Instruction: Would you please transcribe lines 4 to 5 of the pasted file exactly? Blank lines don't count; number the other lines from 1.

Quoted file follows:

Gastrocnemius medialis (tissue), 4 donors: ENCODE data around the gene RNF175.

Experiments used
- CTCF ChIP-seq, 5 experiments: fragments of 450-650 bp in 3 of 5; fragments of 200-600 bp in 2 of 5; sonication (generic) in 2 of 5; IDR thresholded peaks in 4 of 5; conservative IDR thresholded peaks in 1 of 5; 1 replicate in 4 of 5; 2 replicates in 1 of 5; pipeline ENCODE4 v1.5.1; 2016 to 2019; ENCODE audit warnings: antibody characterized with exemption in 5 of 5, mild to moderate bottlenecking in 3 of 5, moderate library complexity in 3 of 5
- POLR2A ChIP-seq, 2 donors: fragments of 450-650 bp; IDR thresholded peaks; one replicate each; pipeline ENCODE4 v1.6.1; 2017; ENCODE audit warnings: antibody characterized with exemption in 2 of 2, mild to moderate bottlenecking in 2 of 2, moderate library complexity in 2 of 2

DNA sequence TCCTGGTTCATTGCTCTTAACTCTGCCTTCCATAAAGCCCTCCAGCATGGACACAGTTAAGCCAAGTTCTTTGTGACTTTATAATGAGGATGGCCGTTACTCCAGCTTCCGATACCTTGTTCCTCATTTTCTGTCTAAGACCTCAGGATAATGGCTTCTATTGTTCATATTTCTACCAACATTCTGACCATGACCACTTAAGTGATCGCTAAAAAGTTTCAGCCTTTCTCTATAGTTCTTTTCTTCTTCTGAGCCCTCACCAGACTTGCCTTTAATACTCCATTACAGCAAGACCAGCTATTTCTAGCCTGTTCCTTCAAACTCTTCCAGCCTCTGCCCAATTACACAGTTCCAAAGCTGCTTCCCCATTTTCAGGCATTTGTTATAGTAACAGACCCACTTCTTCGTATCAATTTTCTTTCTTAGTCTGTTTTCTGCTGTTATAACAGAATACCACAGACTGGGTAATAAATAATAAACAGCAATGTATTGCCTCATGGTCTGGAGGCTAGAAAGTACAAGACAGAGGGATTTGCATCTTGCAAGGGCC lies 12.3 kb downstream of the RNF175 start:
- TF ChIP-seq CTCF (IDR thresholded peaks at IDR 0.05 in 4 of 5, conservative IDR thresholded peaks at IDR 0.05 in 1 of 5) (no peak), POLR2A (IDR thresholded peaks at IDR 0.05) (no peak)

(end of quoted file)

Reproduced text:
- POLR2A ChIP-seq, 2 donors: fragments of 450-650 bp; IDR thresholded peaks; one replicate each; pipeline ENCODE4 v1.6.1; 2017; ENCODE audit warnings: antibody characterized with exemption in 2 of 2, mild to moderate bottlenecking in 2 of 2, moderate library complexity in 2 of 2

DNA sequence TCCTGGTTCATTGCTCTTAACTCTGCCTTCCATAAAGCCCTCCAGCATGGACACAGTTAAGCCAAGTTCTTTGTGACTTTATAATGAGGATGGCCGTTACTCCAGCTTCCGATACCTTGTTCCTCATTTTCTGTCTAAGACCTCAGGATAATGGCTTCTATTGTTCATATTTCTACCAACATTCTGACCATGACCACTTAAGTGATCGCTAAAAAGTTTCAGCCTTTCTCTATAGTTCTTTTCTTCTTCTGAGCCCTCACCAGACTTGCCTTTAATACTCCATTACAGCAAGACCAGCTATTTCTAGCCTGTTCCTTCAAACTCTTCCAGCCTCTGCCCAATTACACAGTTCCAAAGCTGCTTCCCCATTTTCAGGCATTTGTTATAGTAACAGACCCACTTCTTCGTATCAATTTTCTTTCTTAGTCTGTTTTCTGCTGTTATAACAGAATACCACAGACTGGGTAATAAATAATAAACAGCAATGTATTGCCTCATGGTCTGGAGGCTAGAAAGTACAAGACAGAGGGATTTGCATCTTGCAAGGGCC lies 12.3 kb downstream of the RNF175 start: